Over time, of course, the human desire for something rises and falls and with that the pricing of the asset changes too.  A sound investment would be to buy something when humans hate it, and sell it when humans have access to liquid funds and have a desire to buy it.

Marketplace size

Another important factor is whether the size of the marketplace that wants to buy the asset is growing or shrinking.  There are over 8 billion humanoids on this planet, and as more of them enter the middle class, they want to take their surplus wealth and invest it in things.  For some, it may be simply their own stability for their family by way of a house & land.  For others it may be to pay off debt that they have incurred.  And for many, they might want to buy stocks & bonds.  If the marketplace is larger, the demand is larger.  Even for an asset that is not considered popular, if you increase the number of buyers or participants in something, then you get a higher valuation for it.

How do you increase popularity?  Marketing, spin, “go viral”, etc. will do it with an entrenched audience.  The other way is to open your asset to a larger marketplace.  For example, a global vs. a local market.  Despite the fact that the USA has 4% of the world’s population, it has most of the economy of the world.  Anyone can see that this can’t last forever.  If 96% of the world do not live in the USA, they will build their own economies eventually and reduce the reliance on a single point of failure, particularly if that point of failure is outwardly demonstrating it is not stable and looking more precarious.

Of course the world is full of diverse human cultures and those cultures have differing opinions on what they favor and what they don’t.  To understand those cultures, one must be willing to go to them and see what a day in the life looks like.  For anyone that is willing to roam and seek out opportunities with their own eyes, this could be a renaissance time for global investors free to do that.

Solving a real problem

This is a big one.  There is no value in something unless it delivers some benefit.  Real estate, for example, provides shelter - a basic human physiological need.  Food provides survival, as does clean water & clean air.  Medical services, whether they are emergency or elective, extends human life.  Communications assists our species need for socialization, particularly over larger geographic areas.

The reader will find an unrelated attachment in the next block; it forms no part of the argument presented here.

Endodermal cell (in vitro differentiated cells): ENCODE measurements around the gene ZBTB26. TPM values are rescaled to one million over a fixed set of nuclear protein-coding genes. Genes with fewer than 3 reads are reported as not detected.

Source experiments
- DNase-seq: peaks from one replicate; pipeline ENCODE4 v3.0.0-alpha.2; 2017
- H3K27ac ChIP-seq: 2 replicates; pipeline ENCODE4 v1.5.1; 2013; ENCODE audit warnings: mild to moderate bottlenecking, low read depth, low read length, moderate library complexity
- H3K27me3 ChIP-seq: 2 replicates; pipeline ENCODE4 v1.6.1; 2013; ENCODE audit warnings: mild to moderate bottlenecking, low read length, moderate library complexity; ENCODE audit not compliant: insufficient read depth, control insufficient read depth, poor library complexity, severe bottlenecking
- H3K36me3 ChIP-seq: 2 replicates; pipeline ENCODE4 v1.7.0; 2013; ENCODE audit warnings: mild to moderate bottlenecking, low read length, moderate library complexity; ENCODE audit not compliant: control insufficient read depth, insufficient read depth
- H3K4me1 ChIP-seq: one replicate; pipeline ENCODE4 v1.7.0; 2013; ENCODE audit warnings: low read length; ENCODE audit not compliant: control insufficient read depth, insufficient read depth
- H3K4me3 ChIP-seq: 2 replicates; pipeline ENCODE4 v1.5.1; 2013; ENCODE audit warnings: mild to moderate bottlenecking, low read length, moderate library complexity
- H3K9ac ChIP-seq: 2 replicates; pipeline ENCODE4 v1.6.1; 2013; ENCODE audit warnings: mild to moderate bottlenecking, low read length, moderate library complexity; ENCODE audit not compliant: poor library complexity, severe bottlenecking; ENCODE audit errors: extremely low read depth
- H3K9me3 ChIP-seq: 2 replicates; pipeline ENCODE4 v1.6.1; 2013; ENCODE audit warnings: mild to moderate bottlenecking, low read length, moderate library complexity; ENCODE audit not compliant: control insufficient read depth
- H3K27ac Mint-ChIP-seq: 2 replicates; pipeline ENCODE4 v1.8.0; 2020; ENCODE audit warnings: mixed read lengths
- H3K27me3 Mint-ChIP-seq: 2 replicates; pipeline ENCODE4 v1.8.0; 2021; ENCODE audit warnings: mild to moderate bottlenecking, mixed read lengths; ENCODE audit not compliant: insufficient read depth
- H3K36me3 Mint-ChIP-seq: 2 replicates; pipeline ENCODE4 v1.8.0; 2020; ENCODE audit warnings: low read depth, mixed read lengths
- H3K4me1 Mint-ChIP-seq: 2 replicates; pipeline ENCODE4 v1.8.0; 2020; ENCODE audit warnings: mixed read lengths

The one other thing we humans have going for us is that we are tool makers.  Unlike any other species we can invent technologies that assist us and help us to solve a problem.  Those technologies become enormously popular, and consequently being a part of the invention of something that solves a real world problem that everyone discovers, can be a key part of generation of wealth.  As more people discover such a thing, they rush towards it.  Often in such numbers that the perceived value of that thing skyrockets.  Being ahead of that popular curve is a basic rule in investing, particularly for those that embrace the surfer mentality to investing.

Time frame

If you got in early on, let’s say, Coca-Cola, today you would be a billionaire.  But how many other competing soft drink products were out there at the time, that died a natural death in terms of being a going concern?  Picking the winner in a sea of options can be difficult.  

The question is are you looking for some quick gains and then get out?  Or is your investment designed to be very long time horizons?  It is harder to predict how the world will look in 2041 vs. 2021, and the returns are likely to reflect that.  But you can look at all options against the basic rules of asset value perception, and factor in some form of time into the equation.  You have to punt on whether you believe the asset will be worth more or less over time and define your investment time frame accordingly.

But with this said, I have to repeat the first (and probably most important) factor here and that is that your form of value measurement is not fluctuating.  If you bought Coca-Cola shares for $1 in 1920, and today they are worth $100, that’s great.  Feels good, right?  I mean 100x your original investment.

But let’s look at the value of $1 over that same time period, and you can see that the value of the currency has dropped to about 3% of its original value.  In that light, your $100 shares are actually worth $3 and therefore your investment went from $1 to $3 in value.  Is that any form of a decent return over 100 years?

That’s all great, but what should I invest in?

That’s not something I can tell you.  You have to do your own homework.  However you can use the above items as some parts of a trade off study.

Try this....

List all of your investment opportunities down the Y-Axis of a grid.  Things like Fine Art, Precious Metals, Real estate, Stocks, Bonds, Crypto Currency, Forex, Commodities, etc.   Whatever you feel is an option.

Across the X-Axis of the grid, put each of these measuring points and give each one a score out of 10, with the exception of Time Frame.

Time frame is going to give you multiple grids.  One for 12 months, one for 5 years, and one for 20 years.  You can rate each one in light of the factors.

In fact, add your own factors to the list.  Things like your desirability to the investment, if it serves the community in a way you want it to, etc.  Maybe they are factors that suit your own politics or ideology.  Other things like how liquid is the investment, in case you have to get out fast.  Those things determine some desirability.

Look if this was simple, everyone would be a billionaire.  But my point about doing this is to take you out of the day to day chaos that you perceive is consuming you.  I can tell you that if you rise above it all and think, you will realize that it is all man-made fiction.  None of that chaos is actually consuming you.  That is why the rich are getting richer and the poor getting poorer.  Do you think that the rich have the time to waste on watching mainstream news media salivating over politics, or sit on their phones all day reading their Facebook or Twitter feeds?  Do they get influenced by Tik Tok or other social media influencers?

Nope.  They (generally) have a far more balanced view of what is going on in the world, and they punt on where to put their money using some logical and rational framework such as what I’m suggesting here.

Because in a world of chaos, you can’t argue math.